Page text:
• HbA1c < 7% without self reported diagnosis of diabetes

• HbA1c ≥ 7% and no self reported diabetes

• reported diagnosed diabetes and HbA1c < 7%

• reported diagnosed diabetes and HbA1c ≥ 7%

Table 4 shows that respondents who had HbA1c ≥ 7% in self reported diabetes group had significant higher hazard rate of dying from cardiovascular disease and ischaemic heart disease compared with the group of respondents who had HbA1c < 7% and without self reported diagnosis of diabetes even after adjusting for age and sex. Individuals who reported diabetes but were well controlled according to HbA1c level had similar rates of death compared with individuals who do not have diabetes, although the confidence intervals are wide.

Table 4. Age and sex adjusted hazards ratios

HbA1c and dementia

In this sample, dementia increased with age and was more common in women (9.5%) than men (2.6%). There was no cross sectional association between HbA1c level and prevalent dementia, adjusted for sex and age at baseline.

There were 67 incident cases of dementia identified in 453 individuals during an average 5 years follow up since HbA1c measurement. Dementia in this sample increased with age and more women developed dementia (14.6%) than men (4.9%). Table 5 shows the percentage of respondents developing dementia over the 5 years, in HbA1c ≥ 7% category this percentage was considerably higher than other groups. The percentages in the three other HbA1c groups were similar. The percentage developing dementia in the self reported diabetes group was low. The crude death rate by 5 years was 70% among people with self reported diabetes compared to 52% in participants with HbA1c level < 7%.

Table 5. Percentages of individuals developing dementia over 5 years follow-up within each HbA1c group

A logistic regression model found that respondents in the group HbA1c ≥ 7% who had not been diagnosed with diabetes had significant higher risk (odds ratio = 4.8, 95% CI:1.1 to 21.6) of developing dementia than the respondents with HbA1c < 7% even after adjusting for age and sex.

HbA1c and disability

Table 1 shows that respondents who were in both self reported diabetes category and no self reported diabetes but with HbA1c level ≥7% category were more likely to have IADL and/or ADL impairment at the time blood was collected, even after adjusting for age and sex. But there was no relationship between IADL and/or ADL impairment and levels of HbA1cunder 7%.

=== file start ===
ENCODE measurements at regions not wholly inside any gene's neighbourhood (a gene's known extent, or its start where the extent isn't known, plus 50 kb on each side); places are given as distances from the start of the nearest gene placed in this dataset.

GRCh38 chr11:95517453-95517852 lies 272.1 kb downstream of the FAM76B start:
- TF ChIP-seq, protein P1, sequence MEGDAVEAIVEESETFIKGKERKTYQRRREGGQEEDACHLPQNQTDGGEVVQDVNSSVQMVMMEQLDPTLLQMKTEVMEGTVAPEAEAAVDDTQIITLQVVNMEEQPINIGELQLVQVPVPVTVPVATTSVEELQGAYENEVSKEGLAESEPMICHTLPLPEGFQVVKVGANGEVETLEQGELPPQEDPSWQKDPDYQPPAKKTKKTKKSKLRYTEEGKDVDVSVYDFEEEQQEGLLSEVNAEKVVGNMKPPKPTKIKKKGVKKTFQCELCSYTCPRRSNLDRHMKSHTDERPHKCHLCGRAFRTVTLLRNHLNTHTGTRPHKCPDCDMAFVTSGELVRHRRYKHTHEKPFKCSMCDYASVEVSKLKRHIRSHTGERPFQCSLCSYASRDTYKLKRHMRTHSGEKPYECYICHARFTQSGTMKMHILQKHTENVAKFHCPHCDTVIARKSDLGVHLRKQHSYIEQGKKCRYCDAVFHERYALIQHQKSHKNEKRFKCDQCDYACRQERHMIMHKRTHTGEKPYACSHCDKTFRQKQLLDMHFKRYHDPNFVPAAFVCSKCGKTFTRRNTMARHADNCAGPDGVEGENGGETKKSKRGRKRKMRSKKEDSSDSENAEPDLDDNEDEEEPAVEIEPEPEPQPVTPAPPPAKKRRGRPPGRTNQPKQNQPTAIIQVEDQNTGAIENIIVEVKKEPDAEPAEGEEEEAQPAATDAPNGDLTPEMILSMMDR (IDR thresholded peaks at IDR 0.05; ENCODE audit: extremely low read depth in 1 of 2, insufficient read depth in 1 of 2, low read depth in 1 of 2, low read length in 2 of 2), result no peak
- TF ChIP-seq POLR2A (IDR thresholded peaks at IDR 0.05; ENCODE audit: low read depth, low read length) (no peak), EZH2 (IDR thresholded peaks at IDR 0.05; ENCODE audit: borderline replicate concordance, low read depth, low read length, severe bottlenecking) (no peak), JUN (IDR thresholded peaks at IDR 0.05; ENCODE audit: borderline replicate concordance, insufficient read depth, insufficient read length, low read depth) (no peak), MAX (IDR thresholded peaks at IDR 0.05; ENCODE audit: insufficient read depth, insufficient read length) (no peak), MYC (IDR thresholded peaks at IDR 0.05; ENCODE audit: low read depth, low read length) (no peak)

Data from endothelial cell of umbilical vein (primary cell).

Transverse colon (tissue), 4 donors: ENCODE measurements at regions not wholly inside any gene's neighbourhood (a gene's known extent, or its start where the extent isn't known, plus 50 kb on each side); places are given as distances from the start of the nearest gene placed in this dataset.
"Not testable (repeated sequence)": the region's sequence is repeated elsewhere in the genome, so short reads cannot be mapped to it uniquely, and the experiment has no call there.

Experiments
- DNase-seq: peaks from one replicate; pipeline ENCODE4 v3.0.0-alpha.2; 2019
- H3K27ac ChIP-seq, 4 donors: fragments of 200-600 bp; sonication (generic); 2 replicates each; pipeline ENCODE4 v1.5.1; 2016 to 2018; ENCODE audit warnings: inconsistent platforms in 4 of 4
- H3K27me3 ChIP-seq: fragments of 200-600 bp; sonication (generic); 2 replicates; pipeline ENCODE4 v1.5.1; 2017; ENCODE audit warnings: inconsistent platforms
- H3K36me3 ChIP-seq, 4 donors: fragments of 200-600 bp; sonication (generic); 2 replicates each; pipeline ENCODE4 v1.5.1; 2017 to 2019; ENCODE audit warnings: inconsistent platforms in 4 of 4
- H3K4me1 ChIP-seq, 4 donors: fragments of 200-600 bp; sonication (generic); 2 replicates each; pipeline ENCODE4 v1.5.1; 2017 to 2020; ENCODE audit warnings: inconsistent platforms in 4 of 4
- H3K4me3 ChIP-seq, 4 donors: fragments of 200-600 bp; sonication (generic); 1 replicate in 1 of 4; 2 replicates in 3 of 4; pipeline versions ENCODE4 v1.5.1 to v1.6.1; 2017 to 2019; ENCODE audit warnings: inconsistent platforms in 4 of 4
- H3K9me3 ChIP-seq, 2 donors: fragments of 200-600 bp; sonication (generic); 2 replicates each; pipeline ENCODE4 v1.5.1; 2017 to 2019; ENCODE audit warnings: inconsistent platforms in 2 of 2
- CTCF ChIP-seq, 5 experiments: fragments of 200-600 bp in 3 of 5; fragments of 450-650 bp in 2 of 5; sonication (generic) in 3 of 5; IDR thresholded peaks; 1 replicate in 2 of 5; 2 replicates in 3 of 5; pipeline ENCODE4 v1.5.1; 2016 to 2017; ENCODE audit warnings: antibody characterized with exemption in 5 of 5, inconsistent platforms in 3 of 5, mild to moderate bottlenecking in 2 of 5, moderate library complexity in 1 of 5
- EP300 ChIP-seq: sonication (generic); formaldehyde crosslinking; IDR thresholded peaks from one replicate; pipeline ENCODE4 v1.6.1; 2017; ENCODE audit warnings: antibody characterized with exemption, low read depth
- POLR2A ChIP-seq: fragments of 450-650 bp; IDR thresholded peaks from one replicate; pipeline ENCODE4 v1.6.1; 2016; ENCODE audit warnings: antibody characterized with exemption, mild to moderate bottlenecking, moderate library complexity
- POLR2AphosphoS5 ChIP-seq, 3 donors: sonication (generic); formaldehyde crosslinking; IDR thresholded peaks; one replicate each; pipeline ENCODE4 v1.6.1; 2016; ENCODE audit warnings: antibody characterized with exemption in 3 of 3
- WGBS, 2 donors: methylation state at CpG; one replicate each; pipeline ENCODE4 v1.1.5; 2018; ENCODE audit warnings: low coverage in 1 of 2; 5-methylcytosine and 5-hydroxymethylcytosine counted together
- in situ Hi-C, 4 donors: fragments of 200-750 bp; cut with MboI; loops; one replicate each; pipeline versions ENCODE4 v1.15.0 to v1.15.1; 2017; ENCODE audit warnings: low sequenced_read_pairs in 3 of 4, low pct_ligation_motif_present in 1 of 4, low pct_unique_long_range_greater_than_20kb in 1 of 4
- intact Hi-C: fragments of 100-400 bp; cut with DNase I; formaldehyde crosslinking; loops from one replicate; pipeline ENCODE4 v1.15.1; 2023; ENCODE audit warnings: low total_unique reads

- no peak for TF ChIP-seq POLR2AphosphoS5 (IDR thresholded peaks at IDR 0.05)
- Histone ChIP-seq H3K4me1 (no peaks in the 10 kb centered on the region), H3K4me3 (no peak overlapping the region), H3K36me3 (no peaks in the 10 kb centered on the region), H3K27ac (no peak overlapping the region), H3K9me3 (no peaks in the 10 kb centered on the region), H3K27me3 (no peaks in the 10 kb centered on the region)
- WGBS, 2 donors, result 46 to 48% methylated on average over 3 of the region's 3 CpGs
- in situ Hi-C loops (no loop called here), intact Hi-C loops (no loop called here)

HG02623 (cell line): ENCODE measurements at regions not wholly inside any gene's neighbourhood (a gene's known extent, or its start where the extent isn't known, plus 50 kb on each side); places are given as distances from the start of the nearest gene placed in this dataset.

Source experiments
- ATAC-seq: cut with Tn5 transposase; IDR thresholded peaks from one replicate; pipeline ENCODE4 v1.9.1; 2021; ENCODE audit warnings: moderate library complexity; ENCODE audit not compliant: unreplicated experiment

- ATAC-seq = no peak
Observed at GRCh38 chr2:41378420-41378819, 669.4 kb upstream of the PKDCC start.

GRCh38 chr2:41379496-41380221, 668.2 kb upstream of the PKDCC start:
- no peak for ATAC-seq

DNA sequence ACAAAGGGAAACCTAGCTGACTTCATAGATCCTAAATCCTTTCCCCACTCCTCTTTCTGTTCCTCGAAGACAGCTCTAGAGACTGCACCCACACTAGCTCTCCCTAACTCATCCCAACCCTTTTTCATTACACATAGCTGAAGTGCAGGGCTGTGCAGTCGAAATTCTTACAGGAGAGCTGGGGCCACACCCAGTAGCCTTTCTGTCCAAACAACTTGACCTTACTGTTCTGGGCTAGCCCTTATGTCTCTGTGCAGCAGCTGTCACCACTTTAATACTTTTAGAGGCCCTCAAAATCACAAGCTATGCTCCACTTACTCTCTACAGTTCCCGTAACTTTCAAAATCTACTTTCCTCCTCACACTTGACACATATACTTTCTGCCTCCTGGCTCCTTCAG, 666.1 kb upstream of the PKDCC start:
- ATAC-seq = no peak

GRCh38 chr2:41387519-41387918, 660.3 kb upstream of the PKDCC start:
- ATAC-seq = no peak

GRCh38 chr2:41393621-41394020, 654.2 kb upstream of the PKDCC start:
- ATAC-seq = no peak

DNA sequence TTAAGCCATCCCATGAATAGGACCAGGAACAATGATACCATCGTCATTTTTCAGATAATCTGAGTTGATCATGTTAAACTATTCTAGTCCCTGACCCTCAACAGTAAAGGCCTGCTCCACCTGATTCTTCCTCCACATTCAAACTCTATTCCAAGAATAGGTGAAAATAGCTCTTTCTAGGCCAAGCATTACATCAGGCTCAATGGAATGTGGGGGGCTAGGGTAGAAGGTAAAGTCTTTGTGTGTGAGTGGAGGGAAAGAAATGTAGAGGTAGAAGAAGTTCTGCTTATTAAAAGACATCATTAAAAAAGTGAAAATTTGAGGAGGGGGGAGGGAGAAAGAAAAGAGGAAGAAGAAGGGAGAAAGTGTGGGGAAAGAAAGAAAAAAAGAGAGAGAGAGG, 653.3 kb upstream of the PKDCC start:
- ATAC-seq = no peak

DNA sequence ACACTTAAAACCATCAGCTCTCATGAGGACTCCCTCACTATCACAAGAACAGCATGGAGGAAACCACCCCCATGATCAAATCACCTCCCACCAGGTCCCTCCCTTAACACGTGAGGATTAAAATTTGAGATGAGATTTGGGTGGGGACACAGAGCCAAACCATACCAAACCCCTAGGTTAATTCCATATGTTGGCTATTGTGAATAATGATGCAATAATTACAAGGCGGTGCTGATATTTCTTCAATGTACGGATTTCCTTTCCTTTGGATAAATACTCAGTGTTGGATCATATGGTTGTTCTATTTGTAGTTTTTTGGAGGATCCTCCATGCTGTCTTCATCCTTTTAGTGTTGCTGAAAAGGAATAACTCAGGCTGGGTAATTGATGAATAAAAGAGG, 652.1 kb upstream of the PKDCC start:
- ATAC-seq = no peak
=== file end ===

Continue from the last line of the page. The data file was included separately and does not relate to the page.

114 respondents with no IADL or ADL impairment at the time of blood collection had developed one in the five follow up years. Overall there was no relationship between the incidence of IADL and/or ADL impairment and HbA1c level or diabetes status. Women with HbA1c level ≥7% had 60 % higher risk than women with HbA1c level in the lower tertiles after adjusting for age, but confidence intervals are wide (95% CI: 0.3, 9.5).


The aim of this study is to investigate the relationship between HbA1clevels and mortality, cognitive function and physical disability in the older population in England and Wales. It was found that there was a continuous relationship between HbA1c level and mortality from all cause, cardiovascular and ischaemic heart disease. Respondents who did not report diabetes but had HbA1c ≥7 % had the highest mortality rate from all causes and cardiovascular disease independent of age and sex compared with respondents in the lowest HbA1c tertile. Respondents with a known history of diabetes were at an increased risk of dying from cardiovascular disease independent of age and sex. However respondents with known history of diabetes, but with HbA1c under 7% had similar rates of the mortality to respondents without diabetes whose HbA1c level were also under 7%. Individuals with poorly controlled known diabetes had the highest mortality risk.

In the main analysis of mortality, we adjusted only age and sex. In order to see if confounding factors would influence the results, we also performed sensitivity analysis adjusted for all the available risk factors in our study such as history of heart attack, stroke, high blood pressure and smoke status, and there were no significant changes. We would have liked to include some possible confounding factors such as BMI, but unfortunately the information was not collected in our study.

In contrast to established literature this analysis did not show that individuals with diagnosed diabetes were at higher risk of developing dementia [5]. There was no evidence to suggest that HbA1c level was related to the current dementia. However, there was a significant increase in the risk of developing dementia for individuals with HbA1c ≥7 % but who did not report they had been previously diagnosed with diabetes. It may be that some of the people who would have developed dementia had they survived were differentially lost to follow up because of premature mortality due to diabetes. Since overall prevalence of dementia at death was 30% and there was a strong increasing trend for dementia with age from 6% for those aged 65–69 years old at time of death to 58% for those aged 95 years old and above at time of death [22], there might be more incident cases missed from this high mortality group. In addition, the low incidence rate in this group might well be by chance.

However, considering that the mortality in HbA1c ≥ 7% but no self-reported diabetes category was high, these biases would imply that the incidence rate of dementia would be even higher than observed. Figure 2 shows that a higher early mortality from all-cause, and particularly from non-cardiovascular causes was seen in those with HbA1c ≥ 7%, compared to the other groups (including self-reported diabetes). These findings support the observation that at diagnosis of diabetes half already have clinical evidence of diabetic tissue damage and that cardiovascular risk factors are common [23,24]